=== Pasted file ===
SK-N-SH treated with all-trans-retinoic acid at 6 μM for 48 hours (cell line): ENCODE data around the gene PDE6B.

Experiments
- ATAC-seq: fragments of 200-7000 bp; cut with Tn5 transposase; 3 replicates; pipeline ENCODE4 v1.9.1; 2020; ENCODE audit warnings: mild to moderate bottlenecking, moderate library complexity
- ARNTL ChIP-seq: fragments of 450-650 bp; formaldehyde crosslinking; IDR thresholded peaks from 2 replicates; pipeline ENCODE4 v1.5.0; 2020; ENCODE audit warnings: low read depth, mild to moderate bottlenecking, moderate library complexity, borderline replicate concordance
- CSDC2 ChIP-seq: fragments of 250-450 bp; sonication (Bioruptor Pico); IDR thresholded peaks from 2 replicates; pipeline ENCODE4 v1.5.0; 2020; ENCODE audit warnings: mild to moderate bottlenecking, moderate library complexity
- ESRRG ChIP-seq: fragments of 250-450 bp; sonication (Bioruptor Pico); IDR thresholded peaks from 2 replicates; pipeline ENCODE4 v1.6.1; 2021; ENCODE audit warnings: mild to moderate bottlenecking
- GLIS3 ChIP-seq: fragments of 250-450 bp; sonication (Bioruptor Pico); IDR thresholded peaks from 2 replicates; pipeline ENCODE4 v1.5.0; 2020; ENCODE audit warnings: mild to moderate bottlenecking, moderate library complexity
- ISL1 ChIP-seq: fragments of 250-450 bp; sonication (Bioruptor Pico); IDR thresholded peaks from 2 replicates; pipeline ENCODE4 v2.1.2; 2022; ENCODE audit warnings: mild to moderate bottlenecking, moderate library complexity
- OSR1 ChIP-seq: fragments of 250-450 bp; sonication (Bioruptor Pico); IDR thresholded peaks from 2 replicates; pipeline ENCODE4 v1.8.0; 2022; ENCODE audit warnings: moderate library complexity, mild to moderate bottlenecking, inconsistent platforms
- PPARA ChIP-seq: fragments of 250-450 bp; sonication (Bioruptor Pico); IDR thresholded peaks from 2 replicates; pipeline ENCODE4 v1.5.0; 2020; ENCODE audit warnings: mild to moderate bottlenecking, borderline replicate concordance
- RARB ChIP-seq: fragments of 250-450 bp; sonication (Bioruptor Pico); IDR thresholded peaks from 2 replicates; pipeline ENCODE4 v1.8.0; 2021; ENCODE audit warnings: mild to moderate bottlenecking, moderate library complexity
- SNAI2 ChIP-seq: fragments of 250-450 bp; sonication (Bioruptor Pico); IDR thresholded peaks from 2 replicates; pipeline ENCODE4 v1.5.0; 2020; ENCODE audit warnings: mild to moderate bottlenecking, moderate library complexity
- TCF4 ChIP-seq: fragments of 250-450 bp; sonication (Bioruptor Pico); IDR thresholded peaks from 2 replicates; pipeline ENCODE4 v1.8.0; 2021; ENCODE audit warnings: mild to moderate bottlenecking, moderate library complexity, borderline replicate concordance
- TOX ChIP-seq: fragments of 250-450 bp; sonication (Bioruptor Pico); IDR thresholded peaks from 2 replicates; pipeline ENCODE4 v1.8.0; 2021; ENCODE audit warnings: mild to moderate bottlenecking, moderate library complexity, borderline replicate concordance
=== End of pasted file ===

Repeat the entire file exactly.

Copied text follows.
SK-N-SH treated with all-trans-retinoic acid at 6 μM for 48 hours (cell line): ENCODE data around the gene PDE6B.

Experiments
- ATAC-seq: fragments of 200-7000 bp; cut with Tn5 transposase; 3 replicates; pipeline ENCODE4 v1.9.1; 2020; ENCODE audit warnings: mild to moderate bottlenecking, moderate library complexity
- ARNTL ChIP-seq: fragments of 450-650 bp; formaldehyde crosslinking; IDR thresholded peaks from 2 replicates; pipeline ENCODE4 v1.5.0; 2020; ENCODE audit warnings: low read depth, mild to moderate bottlenecking, moderate library complexity, borderline replicate concordance
- CSDC2 ChIP-seq: fragments of 250-450 bp; sonication (Bioruptor Pico); IDR thresholded peaks from 2 replicates; pipeline ENCODE4 v1.5.0; 2020; ENCODE audit warnings: mild to moderate bottlenecking, moderate library complexity
- ESRRG ChIP-seq: fragments of 250-450 bp; sonication (Bioruptor Pico); IDR thresholded peaks from 2 replicates; pipeline ENCODE4 v1.6.1; 2021; ENCODE audit warnings: mild to moderate bottlenecking
- GLIS3 ChIP-seq: fragments of 250-450 bp; sonication (Bioruptor Pico); IDR thresholded peaks from 2 replicates; pipeline ENCODE4 v1.5.0; 2020; ENCODE audit warnings: mild to moderate bottlenecking, moderate library complexity
- ISL1 ChIP-seq: fragments of 250-450 bp; sonication (Bioruptor Pico); IDR thresholded peaks from 2 replicates; pipeline ENCODE4 v2.1.2; 2022; ENCODE audit warnings: mild to moderate bottlenecking, moderate library complexity
- OSR1 ChIP-seq: fragments of 250-450 bp; sonication (Bioruptor Pico); IDR thresholded peaks from 2 replicates; pipeline ENCODE4 v1.8.0; 2022; ENCODE audit warnings: moderate library complexity, mild to moderate bottlenecking, inconsistent platforms
- PPARA ChIP-seq: fragments of 250-450 bp; sonication (Bioruptor Pico); IDR thresholded peaks from 2 replicates; pipeline ENCODE4 v1.5.0; 2020; ENCODE audit warnings: mild to moderate bottlenecking, borderline replicate concordance
- RARB ChIP-seq: fragments of 250-450 bp; sonication (Bioruptor Pico); IDR thresholded peaks from 2 replicates; pipeline ENCODE4 v1.8.0; 2021; ENCODE audit warnings: mild to moderate bottlenecking, moderate library complexity
- SNAI2 ChIP-seq: fragments of 250-450 bp; sonication (Bioruptor Pico); IDR thresholded peaks from 2 replicates; pipeline ENCODE4 v1.5.0; 2020; ENCODE audit warnings: mild to moderate bottlenecking, moderate library complexity
- TCF4 ChIP-seq: fragments of 250-450 bp; sonication (Bioruptor Pico); IDR thresholded peaks from 2 replicates; pipeline ENCODE4 v1.8.0; 2021; ENCODE audit warnings: mild to moderate bottlenecking, moderate library complexity, borderline replicate concordance
- TOX ChIP-seq: fragments of 250-450 bp; sonication (Bioruptor Pico); IDR thresholded peaks from 2 replicates; pipeline ENCODE4 v1.8.0; 2021; ENCODE audit warnings: mild to moderate bottlenecking, moderate library complexity, borderline replicate concordance